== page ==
The Odd Couple
It’s a cheeky question, I know, but is Conrad Black to American commerce what Sanjaya Malakar is to American entertainment? The parallels between the pilloried peer of the realm and the pilloried American Idol contestant are eerie. They both favour wacky costumes (if you count Sanjaya’s hair as part of his “costume”). They both have an almost cartoonish (some might say touching) deficit of self-awareness. And it might be argued that they are both pawns in a bigger game rigged to make each look in his own way a fool—or worse. Saturday’s New York Times laid out in detail a plot by the always mischievous Howard Stern to hijack and possibly derail the American Idol juggernaut. Stern has over the last while encouraged his listeners to vote for the painfully off-key Malakar in an effort to destroy the show’s credibility. Fox, spurred by the fact that Malakar has remained on the show weeks after its own judges recommended against him, felt compelled to respond to all this by saying that Stern’s efforts in no way distorted the results of the voting. Uh-huh.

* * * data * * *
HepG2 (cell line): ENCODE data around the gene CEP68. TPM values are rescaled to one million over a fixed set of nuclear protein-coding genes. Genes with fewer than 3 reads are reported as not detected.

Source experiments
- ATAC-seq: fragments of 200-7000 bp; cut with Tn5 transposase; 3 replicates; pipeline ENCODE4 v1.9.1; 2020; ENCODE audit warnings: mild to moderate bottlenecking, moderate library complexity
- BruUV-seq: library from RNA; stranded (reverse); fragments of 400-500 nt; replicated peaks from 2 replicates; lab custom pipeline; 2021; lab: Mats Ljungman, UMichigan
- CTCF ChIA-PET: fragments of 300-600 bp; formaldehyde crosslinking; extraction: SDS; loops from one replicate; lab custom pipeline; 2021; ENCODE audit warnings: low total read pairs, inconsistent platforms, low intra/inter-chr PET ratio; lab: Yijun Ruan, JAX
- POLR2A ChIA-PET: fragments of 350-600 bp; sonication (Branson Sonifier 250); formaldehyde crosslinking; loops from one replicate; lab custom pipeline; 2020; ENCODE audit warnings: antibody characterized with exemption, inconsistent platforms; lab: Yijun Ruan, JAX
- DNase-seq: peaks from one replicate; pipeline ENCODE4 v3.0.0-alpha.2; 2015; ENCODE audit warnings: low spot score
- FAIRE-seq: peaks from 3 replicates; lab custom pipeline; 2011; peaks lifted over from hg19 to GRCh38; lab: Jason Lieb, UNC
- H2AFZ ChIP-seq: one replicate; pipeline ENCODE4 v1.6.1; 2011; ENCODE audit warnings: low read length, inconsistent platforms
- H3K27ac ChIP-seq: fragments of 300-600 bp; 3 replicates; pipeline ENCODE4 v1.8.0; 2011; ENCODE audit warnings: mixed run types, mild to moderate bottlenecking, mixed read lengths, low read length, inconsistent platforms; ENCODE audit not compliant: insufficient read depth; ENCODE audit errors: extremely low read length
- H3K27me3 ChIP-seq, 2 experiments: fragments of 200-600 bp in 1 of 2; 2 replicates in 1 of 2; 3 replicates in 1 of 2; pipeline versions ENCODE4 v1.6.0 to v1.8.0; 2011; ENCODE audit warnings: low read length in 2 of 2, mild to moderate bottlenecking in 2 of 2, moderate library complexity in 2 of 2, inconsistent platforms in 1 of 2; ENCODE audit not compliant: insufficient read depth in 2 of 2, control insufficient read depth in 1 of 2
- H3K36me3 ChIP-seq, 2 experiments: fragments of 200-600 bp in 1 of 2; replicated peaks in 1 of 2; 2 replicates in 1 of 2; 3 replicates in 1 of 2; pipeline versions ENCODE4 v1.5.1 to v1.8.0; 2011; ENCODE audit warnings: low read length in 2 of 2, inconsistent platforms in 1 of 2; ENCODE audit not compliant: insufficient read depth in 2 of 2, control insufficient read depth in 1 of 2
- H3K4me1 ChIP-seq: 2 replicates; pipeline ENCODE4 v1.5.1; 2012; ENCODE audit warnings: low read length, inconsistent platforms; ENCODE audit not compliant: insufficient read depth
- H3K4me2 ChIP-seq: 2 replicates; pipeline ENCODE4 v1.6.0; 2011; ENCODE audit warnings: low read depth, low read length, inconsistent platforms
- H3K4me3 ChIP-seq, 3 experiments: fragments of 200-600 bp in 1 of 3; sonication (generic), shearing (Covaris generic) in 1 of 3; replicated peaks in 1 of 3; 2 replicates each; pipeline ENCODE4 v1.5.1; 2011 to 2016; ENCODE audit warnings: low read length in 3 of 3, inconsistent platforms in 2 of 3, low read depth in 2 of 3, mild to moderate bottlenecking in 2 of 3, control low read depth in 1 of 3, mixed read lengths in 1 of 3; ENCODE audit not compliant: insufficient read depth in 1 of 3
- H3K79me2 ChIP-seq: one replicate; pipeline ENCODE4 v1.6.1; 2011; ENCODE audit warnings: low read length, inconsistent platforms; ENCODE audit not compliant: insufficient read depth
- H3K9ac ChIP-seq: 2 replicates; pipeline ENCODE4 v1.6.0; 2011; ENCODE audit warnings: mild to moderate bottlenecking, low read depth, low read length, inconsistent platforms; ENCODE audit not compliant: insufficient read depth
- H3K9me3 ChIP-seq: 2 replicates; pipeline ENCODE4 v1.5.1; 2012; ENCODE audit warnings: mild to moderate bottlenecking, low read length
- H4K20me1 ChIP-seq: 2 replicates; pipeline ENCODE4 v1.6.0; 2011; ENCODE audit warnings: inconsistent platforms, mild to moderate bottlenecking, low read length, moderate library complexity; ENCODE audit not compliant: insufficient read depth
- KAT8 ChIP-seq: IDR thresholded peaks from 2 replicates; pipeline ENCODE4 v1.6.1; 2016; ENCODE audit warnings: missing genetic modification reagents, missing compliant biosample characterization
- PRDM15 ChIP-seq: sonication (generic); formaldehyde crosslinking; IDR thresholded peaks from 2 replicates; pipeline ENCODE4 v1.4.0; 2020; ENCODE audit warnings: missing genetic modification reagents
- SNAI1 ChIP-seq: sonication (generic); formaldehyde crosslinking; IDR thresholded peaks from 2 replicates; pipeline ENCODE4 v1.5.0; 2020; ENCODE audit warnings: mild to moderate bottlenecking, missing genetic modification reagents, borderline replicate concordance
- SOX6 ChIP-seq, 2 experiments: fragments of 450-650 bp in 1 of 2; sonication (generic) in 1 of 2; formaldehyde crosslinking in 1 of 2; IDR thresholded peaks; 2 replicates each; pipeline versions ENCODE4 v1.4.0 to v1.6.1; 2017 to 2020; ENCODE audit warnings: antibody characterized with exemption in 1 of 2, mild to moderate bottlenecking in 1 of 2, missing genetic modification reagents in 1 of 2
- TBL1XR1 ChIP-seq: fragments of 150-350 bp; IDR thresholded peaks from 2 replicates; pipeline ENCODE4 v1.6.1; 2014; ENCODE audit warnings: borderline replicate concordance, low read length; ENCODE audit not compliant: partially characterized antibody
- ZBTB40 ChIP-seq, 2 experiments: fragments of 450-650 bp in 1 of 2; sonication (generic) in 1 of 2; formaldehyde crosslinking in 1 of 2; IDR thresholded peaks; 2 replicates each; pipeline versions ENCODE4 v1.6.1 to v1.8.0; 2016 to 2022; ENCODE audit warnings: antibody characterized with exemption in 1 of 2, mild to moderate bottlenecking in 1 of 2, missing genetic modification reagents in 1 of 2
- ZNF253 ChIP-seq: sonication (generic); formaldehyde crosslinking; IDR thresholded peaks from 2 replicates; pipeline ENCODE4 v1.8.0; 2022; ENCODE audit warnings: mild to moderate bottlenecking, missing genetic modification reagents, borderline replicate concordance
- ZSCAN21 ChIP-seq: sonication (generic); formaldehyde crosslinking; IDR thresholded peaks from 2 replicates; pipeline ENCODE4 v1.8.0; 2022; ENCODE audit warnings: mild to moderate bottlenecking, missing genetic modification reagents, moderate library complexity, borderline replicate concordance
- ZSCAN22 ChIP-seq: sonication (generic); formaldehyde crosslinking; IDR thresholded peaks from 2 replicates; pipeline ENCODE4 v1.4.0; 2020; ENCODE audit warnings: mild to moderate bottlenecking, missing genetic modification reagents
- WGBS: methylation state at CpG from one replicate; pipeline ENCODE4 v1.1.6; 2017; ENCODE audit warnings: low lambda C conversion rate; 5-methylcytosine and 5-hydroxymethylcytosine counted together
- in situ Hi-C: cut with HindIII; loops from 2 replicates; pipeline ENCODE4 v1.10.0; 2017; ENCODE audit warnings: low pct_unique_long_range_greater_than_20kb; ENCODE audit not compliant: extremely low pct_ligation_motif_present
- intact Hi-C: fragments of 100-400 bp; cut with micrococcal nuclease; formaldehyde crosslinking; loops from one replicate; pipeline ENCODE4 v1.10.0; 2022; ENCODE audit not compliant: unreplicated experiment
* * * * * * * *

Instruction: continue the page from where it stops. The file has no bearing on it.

As for Conrad Black, last week The Wall Street Journal ran a column stating that, had the government not interfered, the market would have addressed the Hollinger situation without recourse to the courts. “What’s missing today is the universal solvent of a lively expectation that hostile takeovers can befall managements that hog too much value for themselves. Unfortunately, legal and regulatory changes have made these all but impossible. Yet hostile takeovers were a far more productive way of closing the circle of accountability than the corporate governance wrecking ball aimed at Hollinger has proved to be.”
Isn’t that always the way: rugged individualists brought low by dark forces (in this case the United States government and the equally powerful Howard Stern) bent on thwarting the will of the people?